Quick Review: Switch

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A few weeks ago I read Switch: How to Change Things When Change Is Hard by Chip and Dan Heath.  I was a big fan of Made to Stick so was motivated to read this book.

On the face of it, the content reminded me a lot of the book Influencer by Joseph Grenny as the six sources of influence covered in that book can be found in different places in Switch.  Switch has a more narrative approach and in someways is more simple and memorable in my opinion.

That dominant metaphor used is that of a rider directing an elephant on a path.  The rider represents the rational mind, the cognitive aspect of a person.  The elephant is the emotionally driven part of a person that supplies the motivation and energy.  The path is the context and circumstances that impact the degree to which new behavior is easy or difficult.

As they dive deeper into the book, they include the broader categories that are found in the six sources of influence.  So individual and corporate motivation, ability, and structure are represented as they unpack the elephant metaphor.

In short – their conclusions are that some people problems are not people problems, but situation problems.  That behavior can change when different key variables are changed that impact behavior.

One of the most interesting aspects of the book deals with motivation and the conclusion was from research that will power or that type of motivation for change is an exhaustible resource.  Or to put it succinctly, self-control is an exhaustible resource.  Meaning you can only say no a certain number of times before you will give in unless you have time to replenish that capacity.  It’s why people are more prone to various temptations when they are tired or after they have had to engage in rigorous decision making for a time.   Another book I’m reading calling the The Honest Truth about Dishonesty by Dan Arielly had an appendix that affirmed this very thing.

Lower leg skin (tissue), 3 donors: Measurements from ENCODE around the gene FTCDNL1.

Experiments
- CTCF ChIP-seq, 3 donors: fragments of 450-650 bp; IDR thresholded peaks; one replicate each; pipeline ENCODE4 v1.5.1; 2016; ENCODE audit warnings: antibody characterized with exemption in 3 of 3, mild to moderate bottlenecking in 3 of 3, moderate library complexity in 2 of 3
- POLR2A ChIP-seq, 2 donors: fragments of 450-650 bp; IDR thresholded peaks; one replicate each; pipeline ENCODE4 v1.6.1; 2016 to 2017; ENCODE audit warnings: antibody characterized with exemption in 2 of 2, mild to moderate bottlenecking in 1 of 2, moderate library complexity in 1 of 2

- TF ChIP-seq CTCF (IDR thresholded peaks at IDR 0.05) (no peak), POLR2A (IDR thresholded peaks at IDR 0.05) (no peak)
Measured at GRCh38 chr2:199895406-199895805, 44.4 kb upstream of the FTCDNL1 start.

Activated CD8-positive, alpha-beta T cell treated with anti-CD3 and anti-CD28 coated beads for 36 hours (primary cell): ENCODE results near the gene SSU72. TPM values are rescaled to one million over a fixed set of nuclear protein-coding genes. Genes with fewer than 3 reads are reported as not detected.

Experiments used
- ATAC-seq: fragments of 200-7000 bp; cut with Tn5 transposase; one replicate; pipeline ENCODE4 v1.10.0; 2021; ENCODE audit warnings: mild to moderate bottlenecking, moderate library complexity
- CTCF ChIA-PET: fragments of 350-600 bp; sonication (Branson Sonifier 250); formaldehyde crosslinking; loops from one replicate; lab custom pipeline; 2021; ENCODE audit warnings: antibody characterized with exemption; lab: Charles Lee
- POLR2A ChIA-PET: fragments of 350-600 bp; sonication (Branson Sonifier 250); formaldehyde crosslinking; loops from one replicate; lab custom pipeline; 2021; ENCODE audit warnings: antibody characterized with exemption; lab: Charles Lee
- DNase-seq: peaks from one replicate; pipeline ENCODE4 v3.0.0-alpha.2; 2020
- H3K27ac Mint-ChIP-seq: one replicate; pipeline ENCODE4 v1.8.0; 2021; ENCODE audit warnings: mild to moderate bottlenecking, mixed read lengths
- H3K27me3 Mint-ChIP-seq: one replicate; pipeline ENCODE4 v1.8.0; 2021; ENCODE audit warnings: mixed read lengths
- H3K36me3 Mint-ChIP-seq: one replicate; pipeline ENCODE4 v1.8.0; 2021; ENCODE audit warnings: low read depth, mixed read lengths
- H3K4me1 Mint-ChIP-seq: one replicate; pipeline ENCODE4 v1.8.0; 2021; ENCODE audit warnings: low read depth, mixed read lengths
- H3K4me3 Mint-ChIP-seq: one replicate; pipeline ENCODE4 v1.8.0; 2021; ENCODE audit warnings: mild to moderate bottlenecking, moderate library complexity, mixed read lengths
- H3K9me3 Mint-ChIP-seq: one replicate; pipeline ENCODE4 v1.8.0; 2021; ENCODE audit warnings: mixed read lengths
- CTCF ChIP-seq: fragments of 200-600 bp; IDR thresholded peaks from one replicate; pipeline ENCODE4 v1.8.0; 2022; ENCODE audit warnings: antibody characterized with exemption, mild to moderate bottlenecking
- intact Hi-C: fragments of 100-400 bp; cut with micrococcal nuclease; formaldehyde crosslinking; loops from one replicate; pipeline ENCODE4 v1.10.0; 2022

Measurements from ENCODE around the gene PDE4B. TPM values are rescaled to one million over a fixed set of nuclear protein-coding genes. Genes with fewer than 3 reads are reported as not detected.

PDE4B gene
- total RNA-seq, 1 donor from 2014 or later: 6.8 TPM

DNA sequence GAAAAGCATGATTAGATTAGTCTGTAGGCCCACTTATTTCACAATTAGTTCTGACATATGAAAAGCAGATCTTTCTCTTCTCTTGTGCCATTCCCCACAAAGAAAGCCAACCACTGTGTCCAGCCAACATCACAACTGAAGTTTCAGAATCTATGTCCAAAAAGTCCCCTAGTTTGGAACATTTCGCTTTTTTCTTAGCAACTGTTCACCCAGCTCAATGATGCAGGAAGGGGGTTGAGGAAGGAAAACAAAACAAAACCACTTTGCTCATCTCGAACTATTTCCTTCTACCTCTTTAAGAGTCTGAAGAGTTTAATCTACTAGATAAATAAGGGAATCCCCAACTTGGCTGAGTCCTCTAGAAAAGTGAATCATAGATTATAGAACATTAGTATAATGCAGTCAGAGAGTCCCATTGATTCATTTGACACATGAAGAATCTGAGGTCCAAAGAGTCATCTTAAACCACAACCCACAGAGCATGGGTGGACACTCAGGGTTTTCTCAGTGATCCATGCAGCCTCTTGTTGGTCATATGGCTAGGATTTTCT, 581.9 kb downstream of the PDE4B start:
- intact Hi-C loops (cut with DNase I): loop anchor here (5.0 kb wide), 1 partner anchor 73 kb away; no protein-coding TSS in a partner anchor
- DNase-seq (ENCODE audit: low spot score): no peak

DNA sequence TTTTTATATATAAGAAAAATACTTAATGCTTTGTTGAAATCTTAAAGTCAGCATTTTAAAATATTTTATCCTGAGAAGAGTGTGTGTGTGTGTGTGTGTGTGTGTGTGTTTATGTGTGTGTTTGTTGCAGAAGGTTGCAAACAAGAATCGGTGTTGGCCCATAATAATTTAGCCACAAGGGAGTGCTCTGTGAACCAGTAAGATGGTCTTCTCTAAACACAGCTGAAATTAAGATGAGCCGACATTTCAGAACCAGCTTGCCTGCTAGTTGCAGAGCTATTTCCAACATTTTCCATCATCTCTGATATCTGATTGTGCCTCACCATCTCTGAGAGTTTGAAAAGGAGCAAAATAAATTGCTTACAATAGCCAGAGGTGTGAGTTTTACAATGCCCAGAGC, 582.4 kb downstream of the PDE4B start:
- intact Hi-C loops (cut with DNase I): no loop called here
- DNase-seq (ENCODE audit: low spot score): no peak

All this to say – there is a lot behind why people do or do not do things.  To lead people or even to lead ourselves, it is helpful to understand what things make the difference in helping the most number of people, or ourselves, get to the behavior that’s desired or needed.  This is critical, not so we can manipulate, but so we can mature and serve others and communities or teams move towards maturity and healthy behavior.  So there’s a lot of application – from planning, to organizational leadership, to ministry, leadership development, education, training, and yes – parenting!


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